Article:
Expand your network. The more extensive and diverse your network of contacts, the more information you will acquire. And very often, superior access to information breeds innovation, by making it possible to perceive overlooked opportunities. Time spent expanding your network is therefore time well spent.
Be a lifelong learner. Today you are graduating. But that hardly means your education is at an end. The extent to which you succeed will reflect your capacity to continue learning, adding new knowledge and skills, and growing both as a person and a professional. So, identify your weaknesses and the gaps in your knowledge, and take steps to address them.
Broaden your horizons. Your capacity to make an impact depends on many factors. There is the profession to which you belong, and the practices embedded in it. The industry in which you work, and the policies that structure it. The community in which you live, and the culture that shapes it. The country of which you are a citizen, and its relations with other nations. How does each of these either aid or inhibit your ability to achieve your goals? Asking this question will help you to identify the areas where action is needed.
Rest assured that while you strive to innovate and improve quality of life for Kenyans of all socioeconomic backgrounds, the Aga Khan University will be doing so as well. We will do so as a private, not-for-profit institution. And we will do so as a university that partners with the Government to help it meet the needs of citizens.
Overall, more than half of our students in East Africa come to us from government or public-sector institutions.
AKU and Princess Margaret Cancer Centre in Toronto are collaborating with Moi Hospital, a public-sector institution, to train some of East Africa’s first cancer nurses. Together with the Aga Khan Foundation and the Aga Khan Health Services, we are working with government health facilities in Kilifi and Kisii counties to improve health for 135,000 women and children.
With the support of the Ministry of Health, and in partnership with the University of Nairobi and the Toronto SickKids Centre for Global Child Health, we recently published the most comprehensive analysis of maternal and child health outcomes in Kenya over the last quarter century. That study will be an essential resource for policymakers, helping them to select the most effective strategies for achieving the Sustainable Development Goals for health.
To improve education in government schools in Kenya, our Institute for Educational Development has trained more than 900 educators in recent years, benefitting 67,000 students.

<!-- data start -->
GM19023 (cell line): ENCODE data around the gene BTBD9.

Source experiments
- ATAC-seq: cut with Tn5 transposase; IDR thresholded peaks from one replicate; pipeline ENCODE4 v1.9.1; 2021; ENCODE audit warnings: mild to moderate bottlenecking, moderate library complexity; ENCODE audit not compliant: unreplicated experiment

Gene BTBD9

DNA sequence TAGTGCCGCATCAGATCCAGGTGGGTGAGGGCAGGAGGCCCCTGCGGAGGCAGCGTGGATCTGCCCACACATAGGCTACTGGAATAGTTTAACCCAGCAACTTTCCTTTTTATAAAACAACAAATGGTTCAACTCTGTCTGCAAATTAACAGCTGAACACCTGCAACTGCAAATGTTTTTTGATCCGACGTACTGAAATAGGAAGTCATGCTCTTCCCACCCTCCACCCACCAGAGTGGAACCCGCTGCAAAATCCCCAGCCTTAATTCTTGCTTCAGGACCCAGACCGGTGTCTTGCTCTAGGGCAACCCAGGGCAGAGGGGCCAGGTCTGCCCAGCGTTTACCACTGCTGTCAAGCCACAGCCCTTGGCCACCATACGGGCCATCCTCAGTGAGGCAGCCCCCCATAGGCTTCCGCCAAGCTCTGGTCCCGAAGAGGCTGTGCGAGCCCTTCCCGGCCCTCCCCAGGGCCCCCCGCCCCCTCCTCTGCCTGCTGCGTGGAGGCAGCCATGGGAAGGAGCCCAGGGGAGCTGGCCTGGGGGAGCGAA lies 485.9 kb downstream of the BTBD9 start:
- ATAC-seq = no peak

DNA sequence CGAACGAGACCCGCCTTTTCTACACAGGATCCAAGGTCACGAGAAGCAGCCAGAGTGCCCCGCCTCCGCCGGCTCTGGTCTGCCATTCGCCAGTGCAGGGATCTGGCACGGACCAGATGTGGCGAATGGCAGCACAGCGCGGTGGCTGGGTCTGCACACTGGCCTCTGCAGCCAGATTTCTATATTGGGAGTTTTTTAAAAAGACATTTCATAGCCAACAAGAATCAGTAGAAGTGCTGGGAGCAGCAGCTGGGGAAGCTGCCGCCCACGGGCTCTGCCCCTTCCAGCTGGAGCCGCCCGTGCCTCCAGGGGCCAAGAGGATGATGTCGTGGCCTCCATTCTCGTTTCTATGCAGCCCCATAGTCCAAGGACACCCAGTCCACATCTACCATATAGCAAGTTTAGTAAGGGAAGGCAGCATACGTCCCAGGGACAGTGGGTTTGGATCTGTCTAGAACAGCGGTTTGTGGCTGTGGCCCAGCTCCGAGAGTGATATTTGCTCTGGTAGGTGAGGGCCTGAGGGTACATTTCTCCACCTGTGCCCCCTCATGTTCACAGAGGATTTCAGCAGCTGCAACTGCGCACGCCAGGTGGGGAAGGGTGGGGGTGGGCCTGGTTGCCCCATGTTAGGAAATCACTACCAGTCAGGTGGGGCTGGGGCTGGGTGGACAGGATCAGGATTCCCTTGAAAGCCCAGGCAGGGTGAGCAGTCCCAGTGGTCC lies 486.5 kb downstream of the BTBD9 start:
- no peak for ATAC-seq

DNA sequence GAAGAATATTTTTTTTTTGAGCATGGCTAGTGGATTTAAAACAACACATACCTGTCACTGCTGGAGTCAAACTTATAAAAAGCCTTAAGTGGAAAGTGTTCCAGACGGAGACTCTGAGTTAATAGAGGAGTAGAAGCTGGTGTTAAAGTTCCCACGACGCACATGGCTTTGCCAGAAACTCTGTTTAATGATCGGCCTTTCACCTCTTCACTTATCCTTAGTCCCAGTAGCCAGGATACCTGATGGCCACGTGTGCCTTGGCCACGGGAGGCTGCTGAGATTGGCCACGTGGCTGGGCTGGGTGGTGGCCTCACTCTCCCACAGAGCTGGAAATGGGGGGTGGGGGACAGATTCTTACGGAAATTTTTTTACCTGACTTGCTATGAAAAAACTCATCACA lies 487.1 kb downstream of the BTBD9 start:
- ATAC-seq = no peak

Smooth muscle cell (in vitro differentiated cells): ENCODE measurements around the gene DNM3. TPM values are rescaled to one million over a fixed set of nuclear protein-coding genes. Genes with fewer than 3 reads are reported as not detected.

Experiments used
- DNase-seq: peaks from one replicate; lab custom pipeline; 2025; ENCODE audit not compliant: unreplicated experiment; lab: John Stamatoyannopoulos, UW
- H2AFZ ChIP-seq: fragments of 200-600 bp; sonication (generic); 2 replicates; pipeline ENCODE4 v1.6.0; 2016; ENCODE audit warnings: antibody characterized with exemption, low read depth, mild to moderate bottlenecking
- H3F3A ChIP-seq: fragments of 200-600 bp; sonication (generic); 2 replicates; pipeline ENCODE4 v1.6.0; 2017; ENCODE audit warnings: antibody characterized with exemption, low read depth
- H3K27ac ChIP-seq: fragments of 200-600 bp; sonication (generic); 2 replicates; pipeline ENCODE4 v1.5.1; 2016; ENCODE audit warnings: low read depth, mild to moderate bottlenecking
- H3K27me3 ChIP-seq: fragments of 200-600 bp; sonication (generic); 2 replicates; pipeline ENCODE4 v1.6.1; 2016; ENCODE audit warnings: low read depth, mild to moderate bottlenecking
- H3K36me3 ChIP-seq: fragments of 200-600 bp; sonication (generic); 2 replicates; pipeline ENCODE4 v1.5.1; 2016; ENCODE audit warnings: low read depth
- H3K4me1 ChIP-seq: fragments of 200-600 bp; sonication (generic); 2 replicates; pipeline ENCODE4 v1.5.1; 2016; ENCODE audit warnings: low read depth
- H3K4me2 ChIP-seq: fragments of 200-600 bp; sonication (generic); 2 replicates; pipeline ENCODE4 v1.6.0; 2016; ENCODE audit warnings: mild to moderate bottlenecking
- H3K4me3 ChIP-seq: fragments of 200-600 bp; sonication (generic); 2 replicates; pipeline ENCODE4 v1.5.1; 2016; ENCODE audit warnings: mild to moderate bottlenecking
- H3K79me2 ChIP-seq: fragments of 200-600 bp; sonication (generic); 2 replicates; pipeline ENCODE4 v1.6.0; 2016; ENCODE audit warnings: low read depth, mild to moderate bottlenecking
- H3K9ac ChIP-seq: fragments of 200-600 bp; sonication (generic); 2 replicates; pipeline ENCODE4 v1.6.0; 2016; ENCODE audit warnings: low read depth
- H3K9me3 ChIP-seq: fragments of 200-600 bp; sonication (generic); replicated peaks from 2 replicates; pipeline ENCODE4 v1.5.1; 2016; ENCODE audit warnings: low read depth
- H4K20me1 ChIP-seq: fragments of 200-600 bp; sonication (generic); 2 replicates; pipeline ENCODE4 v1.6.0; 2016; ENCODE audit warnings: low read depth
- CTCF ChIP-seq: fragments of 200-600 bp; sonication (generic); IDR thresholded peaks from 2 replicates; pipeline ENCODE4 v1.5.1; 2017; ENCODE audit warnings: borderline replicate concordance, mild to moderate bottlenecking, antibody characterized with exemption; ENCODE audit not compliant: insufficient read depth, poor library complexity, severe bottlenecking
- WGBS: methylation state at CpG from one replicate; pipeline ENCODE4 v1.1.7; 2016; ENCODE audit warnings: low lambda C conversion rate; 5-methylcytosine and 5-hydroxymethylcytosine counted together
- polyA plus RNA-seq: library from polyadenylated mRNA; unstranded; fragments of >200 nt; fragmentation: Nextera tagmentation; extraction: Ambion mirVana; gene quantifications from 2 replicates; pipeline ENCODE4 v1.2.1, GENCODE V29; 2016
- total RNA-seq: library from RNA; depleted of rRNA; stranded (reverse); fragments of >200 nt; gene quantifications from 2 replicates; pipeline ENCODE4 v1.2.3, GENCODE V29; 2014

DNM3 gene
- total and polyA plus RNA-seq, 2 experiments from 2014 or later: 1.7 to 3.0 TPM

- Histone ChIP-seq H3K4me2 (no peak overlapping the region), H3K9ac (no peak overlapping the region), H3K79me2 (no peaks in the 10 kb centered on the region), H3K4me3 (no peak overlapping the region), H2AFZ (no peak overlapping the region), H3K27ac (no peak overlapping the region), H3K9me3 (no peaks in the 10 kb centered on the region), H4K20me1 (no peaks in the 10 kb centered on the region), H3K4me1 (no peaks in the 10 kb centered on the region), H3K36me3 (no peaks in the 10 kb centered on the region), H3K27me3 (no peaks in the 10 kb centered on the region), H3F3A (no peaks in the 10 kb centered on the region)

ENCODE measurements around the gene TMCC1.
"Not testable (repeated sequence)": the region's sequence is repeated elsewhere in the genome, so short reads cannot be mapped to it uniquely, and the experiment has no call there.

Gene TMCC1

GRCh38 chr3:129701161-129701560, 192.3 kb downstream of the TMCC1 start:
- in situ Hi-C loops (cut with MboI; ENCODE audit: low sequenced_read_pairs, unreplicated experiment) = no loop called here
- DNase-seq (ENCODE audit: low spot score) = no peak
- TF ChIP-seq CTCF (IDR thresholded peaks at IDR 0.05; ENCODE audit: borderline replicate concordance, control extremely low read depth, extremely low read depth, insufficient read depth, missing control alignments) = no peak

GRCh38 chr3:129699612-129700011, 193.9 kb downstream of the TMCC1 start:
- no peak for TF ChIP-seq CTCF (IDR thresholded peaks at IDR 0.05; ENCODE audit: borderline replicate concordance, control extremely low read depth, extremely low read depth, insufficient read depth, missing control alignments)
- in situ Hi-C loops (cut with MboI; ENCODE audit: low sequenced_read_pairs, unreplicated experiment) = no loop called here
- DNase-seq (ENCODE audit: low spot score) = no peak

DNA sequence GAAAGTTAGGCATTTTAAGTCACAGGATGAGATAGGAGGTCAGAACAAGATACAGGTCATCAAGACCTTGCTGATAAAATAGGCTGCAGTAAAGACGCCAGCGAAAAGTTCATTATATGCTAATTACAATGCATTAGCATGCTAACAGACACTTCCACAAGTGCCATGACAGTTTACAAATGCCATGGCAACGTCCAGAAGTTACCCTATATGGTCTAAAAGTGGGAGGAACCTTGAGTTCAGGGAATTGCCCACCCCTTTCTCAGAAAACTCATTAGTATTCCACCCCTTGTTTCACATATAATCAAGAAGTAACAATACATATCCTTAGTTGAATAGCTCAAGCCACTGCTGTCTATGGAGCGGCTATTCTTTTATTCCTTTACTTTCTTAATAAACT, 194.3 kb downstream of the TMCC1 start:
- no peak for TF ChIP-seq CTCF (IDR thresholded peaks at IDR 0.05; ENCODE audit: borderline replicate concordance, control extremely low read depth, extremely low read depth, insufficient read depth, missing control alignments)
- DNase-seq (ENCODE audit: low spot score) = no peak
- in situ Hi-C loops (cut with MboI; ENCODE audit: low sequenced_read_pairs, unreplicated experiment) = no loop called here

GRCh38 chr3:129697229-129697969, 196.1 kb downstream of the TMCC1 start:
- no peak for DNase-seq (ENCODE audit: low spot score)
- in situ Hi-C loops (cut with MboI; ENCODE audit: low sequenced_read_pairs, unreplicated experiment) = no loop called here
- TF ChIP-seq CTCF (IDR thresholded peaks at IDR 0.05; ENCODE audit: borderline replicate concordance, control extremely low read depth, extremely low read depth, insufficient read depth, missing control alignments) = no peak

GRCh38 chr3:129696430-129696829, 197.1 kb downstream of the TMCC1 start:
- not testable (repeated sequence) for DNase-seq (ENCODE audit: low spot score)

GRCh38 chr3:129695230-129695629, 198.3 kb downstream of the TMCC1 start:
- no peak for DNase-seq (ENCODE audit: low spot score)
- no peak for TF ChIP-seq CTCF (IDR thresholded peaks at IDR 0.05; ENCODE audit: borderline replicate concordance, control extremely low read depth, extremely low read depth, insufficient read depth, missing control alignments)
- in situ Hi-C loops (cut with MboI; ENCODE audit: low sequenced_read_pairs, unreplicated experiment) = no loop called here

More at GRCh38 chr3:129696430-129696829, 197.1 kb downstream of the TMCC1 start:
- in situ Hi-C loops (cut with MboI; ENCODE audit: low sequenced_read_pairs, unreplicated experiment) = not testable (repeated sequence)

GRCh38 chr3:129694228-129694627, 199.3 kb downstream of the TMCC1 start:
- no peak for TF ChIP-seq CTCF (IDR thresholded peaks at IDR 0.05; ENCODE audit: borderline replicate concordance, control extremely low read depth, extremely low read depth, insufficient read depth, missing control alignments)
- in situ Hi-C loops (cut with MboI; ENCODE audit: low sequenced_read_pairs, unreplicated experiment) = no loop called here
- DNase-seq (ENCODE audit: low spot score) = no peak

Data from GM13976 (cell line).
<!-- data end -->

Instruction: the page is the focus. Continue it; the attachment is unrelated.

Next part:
Our East Africa Institute is working to provide policymakers with new insights into the impact of Kenya’s rapid urbanization on food prices and supplies, and on the aspirations and expectations of young people. AKU’s Institute for Human Development will soon launch its largest field project yet, aiming to enhance early child development in marginalized areas of Nairobi. At the same time, the University is growing: adding new programmes, investing in new facilities and serving more people.
Across Kenya, the AKU Hospital and medical centres and the Aga Khan Health Services now treat approximately 900,000 patients annually. That is up from 600,000 in 2012. In the last two years, we have added fellowship training in three additional medical specialties: cardiology, cardiac surgery and infectious diseases. Soon, we will break ground on a new University Centre across the street to provide state-of-the-art facilities for all our academic programmes in Kenya. That includes our Graduate School of Media and Communications, which is launching its ground-breaking Master of Arts in Digital Journalism tomorrow.
Graduands, 35 years ago AKU was established as part of His Highness the Aga Khan’s Silver Jubilee. This year, we are marking His Highness’s Diamond Jubilee, commemorating his 60th year as Imam of the Ismaili Muslims.
As His Highness has observed, “The spirit of the knowledge society is the spirit of pluralism – a readiness to accept the other, indeed to learn from him, to see difference as an opportunity rather than a threat.”
As you embark on the next phase of your journey, I ask that you remember these words.
In the quest for knowledge, there is no greater resource available to us than humanity’s diversity. By keeping our minds open to new ideas, new possibilities and new perspectives, the spirit of pluralism prepares us to innovate.
Carry that spirit with you, and I am confident that you will make an extraordinary difference in Kenya and beyond.
Congratulations once again, and thank you.